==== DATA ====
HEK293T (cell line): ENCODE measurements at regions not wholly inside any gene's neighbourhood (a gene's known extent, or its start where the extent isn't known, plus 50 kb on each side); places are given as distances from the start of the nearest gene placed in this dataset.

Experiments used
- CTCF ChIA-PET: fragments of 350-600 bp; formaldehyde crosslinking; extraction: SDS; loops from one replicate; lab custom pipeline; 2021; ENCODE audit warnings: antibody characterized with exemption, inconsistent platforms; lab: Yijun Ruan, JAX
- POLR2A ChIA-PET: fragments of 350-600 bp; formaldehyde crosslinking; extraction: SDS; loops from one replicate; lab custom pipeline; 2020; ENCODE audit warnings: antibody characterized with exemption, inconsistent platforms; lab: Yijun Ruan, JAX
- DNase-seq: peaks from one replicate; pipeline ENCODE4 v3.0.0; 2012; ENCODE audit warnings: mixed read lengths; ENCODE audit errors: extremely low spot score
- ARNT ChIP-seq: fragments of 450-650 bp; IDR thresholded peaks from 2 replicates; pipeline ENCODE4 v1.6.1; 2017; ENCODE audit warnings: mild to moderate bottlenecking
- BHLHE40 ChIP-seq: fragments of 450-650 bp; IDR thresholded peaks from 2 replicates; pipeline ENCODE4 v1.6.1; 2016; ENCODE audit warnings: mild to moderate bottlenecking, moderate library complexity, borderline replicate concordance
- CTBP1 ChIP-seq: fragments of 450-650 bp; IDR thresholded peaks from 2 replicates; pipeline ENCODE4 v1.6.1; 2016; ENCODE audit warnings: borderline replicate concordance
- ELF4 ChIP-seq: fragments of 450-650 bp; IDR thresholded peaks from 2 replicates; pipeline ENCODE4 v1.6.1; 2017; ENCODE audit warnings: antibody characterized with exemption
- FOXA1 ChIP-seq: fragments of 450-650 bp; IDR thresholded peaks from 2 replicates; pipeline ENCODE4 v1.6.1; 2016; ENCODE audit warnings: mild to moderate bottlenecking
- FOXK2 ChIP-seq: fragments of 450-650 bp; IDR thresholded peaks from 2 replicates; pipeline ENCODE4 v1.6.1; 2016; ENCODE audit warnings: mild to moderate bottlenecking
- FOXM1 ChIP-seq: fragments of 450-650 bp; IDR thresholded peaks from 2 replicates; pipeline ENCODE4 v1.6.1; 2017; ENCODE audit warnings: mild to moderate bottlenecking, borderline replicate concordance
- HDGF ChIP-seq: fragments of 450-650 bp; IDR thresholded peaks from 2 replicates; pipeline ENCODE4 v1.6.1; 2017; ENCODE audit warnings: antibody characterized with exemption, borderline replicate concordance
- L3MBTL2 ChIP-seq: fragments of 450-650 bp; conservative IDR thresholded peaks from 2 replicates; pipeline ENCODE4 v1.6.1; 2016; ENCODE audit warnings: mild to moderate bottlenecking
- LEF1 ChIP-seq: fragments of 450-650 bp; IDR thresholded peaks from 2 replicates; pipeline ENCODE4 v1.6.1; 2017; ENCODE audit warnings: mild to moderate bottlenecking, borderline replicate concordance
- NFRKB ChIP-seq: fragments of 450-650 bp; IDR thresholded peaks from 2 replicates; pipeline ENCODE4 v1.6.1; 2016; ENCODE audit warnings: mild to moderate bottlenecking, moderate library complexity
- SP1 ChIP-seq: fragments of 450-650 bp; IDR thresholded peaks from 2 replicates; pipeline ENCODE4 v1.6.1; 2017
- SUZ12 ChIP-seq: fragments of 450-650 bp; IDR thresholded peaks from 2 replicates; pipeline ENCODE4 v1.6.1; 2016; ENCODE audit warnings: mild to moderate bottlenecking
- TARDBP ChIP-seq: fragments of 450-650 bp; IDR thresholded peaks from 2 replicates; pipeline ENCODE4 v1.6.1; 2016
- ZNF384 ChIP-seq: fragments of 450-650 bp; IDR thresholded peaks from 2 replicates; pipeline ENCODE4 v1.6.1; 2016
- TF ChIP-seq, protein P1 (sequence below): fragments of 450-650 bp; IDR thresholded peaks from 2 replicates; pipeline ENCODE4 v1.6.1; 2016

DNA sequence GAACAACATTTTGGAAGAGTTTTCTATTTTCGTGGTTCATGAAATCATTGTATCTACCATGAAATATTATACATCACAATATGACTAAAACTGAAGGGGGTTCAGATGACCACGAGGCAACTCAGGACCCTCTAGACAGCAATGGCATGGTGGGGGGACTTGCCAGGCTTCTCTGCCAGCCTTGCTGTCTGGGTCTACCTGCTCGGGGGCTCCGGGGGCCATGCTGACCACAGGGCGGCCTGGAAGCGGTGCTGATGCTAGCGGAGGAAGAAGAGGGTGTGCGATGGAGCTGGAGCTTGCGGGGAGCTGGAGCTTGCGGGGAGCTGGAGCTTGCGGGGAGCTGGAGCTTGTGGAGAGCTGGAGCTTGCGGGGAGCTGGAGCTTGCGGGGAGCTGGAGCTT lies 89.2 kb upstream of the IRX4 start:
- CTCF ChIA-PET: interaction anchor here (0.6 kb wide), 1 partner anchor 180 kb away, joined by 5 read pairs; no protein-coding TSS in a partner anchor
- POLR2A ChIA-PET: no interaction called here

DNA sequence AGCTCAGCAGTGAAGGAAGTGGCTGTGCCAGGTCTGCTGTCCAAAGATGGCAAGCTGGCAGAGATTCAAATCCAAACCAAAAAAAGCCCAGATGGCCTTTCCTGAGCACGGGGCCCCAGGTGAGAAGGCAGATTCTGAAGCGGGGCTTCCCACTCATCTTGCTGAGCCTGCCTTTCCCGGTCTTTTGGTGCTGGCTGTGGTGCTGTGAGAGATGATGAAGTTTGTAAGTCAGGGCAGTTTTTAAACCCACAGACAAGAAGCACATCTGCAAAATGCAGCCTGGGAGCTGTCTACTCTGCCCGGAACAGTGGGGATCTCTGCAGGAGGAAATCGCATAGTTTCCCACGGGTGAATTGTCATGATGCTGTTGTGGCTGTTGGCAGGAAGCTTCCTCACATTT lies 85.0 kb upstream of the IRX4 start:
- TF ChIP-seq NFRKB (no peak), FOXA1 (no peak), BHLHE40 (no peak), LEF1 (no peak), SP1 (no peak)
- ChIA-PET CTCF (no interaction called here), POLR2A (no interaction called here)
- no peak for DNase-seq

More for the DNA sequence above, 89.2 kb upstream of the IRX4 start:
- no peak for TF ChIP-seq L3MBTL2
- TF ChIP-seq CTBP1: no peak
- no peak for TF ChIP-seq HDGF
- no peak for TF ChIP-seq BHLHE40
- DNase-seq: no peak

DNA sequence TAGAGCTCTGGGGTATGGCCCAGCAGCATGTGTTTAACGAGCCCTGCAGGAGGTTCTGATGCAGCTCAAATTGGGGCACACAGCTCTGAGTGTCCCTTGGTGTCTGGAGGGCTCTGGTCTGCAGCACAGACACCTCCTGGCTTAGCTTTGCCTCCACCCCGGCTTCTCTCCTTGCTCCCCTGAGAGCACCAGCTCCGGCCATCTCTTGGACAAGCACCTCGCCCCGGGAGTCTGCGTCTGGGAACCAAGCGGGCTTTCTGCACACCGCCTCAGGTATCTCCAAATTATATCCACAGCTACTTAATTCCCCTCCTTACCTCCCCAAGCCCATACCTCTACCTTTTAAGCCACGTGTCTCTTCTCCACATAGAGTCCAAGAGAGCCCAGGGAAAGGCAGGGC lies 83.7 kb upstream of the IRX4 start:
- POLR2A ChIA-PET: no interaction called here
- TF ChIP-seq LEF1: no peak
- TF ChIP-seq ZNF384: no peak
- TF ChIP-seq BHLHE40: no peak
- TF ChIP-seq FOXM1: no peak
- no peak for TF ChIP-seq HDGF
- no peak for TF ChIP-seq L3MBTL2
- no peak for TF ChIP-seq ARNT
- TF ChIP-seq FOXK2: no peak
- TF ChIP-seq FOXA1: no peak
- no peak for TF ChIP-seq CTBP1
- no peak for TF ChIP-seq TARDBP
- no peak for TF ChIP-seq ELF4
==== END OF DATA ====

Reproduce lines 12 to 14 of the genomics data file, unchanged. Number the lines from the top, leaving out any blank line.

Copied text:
- FOXM1 ChIP-seq: fragments of 450-650 bp; IDR thresholded peaks from 2 replicates; pipeline ENCODE4 v1.6.1; 2017; ENCODE audit warnings: mild to moderate bottlenecking, borderline replicate concordance
- HDGF ChIP-seq: fragments of 450-650 bp; IDR thresholded peaks from 2 replicates; pipeline ENCODE4 v1.6.1; 2017; ENCODE audit warnings: antibody characterized with exemption, borderline replicate concordance
- L3MBTL2 ChIP-seq: fragments of 450-650 bp; conservative IDR thresholded peaks from 2 replicates; pipeline ENCODE4 v1.6.1; 2016; ENCODE audit warnings: mild to moderate bottlenecking